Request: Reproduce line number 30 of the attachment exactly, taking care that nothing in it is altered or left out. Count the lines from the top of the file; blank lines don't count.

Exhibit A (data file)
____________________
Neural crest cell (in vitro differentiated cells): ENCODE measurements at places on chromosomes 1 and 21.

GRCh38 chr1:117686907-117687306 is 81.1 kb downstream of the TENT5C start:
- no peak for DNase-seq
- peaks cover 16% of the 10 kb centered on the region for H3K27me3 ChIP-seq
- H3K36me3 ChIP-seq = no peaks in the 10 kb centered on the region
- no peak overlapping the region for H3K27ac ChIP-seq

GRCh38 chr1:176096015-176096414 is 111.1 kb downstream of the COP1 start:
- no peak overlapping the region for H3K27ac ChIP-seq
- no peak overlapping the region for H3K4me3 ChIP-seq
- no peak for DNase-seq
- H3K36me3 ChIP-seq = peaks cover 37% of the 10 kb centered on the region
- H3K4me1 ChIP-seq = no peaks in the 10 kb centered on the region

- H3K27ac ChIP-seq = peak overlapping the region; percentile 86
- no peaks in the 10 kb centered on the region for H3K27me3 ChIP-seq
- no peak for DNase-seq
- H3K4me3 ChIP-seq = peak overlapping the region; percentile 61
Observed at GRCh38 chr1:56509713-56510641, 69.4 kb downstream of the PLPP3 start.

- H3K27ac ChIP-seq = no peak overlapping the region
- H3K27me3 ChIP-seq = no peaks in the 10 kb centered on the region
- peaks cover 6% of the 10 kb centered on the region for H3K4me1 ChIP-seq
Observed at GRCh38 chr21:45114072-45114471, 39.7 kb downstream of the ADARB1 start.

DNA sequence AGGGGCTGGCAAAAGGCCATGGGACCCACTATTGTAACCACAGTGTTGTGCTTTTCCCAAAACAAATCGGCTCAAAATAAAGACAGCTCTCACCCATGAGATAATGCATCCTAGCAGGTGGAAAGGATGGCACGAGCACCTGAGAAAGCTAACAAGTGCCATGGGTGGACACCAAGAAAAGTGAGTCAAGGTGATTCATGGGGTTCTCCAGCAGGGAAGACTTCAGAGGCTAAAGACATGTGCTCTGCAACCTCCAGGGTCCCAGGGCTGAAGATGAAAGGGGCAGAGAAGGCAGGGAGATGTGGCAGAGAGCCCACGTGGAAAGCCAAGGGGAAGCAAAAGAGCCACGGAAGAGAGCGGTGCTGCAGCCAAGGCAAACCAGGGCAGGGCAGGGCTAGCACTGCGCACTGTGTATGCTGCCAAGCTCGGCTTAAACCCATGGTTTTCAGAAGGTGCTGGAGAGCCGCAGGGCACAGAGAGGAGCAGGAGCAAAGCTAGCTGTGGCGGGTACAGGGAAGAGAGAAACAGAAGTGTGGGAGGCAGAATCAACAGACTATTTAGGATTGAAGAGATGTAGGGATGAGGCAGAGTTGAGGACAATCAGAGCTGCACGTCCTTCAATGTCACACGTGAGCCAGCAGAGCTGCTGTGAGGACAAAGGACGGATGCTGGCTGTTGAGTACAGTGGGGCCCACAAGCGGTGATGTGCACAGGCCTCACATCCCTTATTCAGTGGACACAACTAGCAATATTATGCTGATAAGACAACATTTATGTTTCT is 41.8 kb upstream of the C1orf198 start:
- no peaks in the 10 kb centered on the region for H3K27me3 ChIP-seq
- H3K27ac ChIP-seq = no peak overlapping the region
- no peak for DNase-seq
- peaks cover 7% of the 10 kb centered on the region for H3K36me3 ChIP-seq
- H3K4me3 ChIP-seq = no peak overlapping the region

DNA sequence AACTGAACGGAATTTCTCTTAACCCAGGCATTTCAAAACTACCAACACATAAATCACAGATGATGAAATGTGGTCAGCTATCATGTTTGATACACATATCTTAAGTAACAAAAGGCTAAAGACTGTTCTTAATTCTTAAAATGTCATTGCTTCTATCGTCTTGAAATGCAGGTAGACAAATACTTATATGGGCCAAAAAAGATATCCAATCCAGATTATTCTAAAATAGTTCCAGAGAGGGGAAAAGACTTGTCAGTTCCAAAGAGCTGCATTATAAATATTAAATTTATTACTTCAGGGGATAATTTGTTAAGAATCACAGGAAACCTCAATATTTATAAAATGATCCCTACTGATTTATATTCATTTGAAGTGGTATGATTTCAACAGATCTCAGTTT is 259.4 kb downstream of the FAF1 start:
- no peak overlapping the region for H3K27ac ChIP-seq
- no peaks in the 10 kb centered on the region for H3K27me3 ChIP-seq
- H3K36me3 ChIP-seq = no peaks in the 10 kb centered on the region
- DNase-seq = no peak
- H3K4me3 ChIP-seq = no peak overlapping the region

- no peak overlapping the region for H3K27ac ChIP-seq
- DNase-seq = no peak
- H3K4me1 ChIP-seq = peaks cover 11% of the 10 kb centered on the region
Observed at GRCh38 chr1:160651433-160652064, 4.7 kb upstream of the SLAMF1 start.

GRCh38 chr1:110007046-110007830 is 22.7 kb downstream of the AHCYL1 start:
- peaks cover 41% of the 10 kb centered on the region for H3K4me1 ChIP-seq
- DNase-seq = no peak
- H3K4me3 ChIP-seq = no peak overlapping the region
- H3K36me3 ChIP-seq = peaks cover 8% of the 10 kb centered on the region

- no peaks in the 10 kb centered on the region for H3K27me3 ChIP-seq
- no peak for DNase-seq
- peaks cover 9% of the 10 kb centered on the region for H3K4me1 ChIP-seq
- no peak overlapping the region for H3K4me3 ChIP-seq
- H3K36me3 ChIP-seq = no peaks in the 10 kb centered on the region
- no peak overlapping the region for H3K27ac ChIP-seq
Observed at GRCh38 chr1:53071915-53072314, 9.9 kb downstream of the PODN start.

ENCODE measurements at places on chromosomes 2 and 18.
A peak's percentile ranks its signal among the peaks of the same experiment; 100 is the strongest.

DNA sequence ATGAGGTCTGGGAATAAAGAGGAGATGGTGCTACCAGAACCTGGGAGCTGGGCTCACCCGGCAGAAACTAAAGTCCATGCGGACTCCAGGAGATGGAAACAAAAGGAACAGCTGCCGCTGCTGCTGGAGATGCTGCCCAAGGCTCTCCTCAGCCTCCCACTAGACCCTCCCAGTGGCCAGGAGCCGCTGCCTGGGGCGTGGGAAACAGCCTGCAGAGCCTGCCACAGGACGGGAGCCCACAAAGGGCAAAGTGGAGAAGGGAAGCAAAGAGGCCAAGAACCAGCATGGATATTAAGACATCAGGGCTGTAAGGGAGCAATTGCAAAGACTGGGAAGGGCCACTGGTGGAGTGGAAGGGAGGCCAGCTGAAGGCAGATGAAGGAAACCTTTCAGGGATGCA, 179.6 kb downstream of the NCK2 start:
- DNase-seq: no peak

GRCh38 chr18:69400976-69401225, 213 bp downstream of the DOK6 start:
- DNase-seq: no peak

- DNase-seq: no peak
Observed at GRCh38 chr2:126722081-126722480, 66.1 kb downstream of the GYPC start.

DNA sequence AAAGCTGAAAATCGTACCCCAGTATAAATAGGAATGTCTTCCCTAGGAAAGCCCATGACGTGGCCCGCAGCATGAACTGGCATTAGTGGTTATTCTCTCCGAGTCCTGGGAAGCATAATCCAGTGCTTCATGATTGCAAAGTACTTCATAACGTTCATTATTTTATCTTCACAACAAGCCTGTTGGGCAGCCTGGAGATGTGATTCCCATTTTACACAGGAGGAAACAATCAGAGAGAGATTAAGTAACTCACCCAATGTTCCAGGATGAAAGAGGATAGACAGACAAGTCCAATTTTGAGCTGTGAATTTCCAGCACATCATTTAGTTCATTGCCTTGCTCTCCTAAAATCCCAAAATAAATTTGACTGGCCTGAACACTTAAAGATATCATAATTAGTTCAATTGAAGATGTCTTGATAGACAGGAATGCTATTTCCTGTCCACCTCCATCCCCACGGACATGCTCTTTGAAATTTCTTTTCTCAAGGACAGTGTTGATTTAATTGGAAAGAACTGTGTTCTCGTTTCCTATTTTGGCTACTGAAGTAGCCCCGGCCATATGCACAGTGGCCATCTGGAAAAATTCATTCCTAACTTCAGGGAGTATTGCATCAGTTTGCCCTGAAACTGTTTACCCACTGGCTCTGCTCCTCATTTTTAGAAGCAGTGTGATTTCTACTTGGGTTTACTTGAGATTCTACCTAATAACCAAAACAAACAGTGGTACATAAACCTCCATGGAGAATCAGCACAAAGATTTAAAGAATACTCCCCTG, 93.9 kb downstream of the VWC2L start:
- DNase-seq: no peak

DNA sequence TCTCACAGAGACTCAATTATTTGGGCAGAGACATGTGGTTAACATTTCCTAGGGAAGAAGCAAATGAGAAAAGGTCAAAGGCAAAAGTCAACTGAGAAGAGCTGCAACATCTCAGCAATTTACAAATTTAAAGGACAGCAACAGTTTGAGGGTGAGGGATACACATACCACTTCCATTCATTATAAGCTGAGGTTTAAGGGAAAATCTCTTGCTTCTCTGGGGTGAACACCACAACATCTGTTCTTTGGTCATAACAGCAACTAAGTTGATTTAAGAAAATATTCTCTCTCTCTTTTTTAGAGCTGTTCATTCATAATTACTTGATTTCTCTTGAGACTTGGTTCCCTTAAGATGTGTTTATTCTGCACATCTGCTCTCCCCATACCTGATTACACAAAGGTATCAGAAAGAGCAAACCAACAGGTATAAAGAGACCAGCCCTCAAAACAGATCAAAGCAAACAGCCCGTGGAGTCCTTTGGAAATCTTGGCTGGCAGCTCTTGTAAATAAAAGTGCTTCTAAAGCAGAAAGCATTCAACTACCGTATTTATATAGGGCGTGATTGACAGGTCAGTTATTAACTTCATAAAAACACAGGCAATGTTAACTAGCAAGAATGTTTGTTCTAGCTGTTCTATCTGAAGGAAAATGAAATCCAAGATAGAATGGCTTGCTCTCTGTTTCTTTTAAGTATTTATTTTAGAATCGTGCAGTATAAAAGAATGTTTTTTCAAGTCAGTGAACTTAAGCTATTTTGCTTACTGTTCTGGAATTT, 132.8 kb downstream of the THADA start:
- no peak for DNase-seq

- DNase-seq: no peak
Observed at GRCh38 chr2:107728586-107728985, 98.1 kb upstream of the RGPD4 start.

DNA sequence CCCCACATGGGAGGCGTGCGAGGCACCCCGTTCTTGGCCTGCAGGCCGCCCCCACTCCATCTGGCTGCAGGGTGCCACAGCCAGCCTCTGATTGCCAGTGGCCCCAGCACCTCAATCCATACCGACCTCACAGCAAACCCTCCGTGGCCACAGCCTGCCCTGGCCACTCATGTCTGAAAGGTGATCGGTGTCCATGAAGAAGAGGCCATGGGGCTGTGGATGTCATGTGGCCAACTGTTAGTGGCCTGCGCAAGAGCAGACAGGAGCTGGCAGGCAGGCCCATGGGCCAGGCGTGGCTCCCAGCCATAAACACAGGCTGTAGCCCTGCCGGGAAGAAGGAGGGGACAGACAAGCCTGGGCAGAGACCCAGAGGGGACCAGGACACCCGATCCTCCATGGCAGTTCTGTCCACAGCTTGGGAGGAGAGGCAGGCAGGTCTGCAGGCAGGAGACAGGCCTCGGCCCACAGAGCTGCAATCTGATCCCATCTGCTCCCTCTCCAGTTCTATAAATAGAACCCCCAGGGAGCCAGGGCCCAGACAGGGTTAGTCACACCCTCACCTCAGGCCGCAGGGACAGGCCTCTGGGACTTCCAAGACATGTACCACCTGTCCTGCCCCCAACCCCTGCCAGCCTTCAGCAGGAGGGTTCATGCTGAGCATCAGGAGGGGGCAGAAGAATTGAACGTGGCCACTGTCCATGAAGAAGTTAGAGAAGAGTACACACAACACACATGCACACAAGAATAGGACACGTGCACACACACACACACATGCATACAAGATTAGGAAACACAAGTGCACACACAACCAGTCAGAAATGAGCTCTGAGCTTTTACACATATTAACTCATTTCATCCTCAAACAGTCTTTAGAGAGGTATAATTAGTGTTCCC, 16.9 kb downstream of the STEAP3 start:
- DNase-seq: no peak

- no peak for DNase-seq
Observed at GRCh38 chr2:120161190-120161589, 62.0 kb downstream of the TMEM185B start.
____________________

- no peaks in the 10 kb centered on the region for H3K27me3 ChIP-seq